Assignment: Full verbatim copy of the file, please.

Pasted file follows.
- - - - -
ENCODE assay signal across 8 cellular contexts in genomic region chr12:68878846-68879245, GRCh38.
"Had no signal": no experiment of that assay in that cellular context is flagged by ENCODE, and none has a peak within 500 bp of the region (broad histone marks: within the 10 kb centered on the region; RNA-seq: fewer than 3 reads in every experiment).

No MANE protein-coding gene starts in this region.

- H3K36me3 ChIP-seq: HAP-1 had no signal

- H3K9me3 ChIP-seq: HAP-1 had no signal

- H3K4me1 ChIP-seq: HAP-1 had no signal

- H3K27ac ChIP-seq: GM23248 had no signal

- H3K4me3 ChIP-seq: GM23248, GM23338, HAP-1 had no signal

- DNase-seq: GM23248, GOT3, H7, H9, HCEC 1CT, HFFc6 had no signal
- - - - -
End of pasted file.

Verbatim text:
ENCODE assay signal across 8 cellular contexts in genomic region chr12:68878846-68879245, GRCh38.
"Had no signal": no experiment of that assay in that cellular context is flagged by ENCODE, and none has a peak within 500 bp of the region (broad histone marks: within the 10 kb centered on the region; RNA-seq: fewer than 3 reads in every experiment).

No MANE protein-coding gene starts in this region.

- H3K36me3 ChIP-seq: HAP-1 had no signal

- H3K9me3 ChIP-seq: HAP-1 had no signal

- H3K4me1 ChIP-seq: HAP-1 had no signal

- H3K27ac ChIP-seq: GM23248 had no signal

- H3K4me3 ChIP-seq: GM23248, GM23338, HAP-1 had no signal

- DNase-seq: GM23248, GOT3, H7, H9, HCEC 1CT, HFFc6 had no signal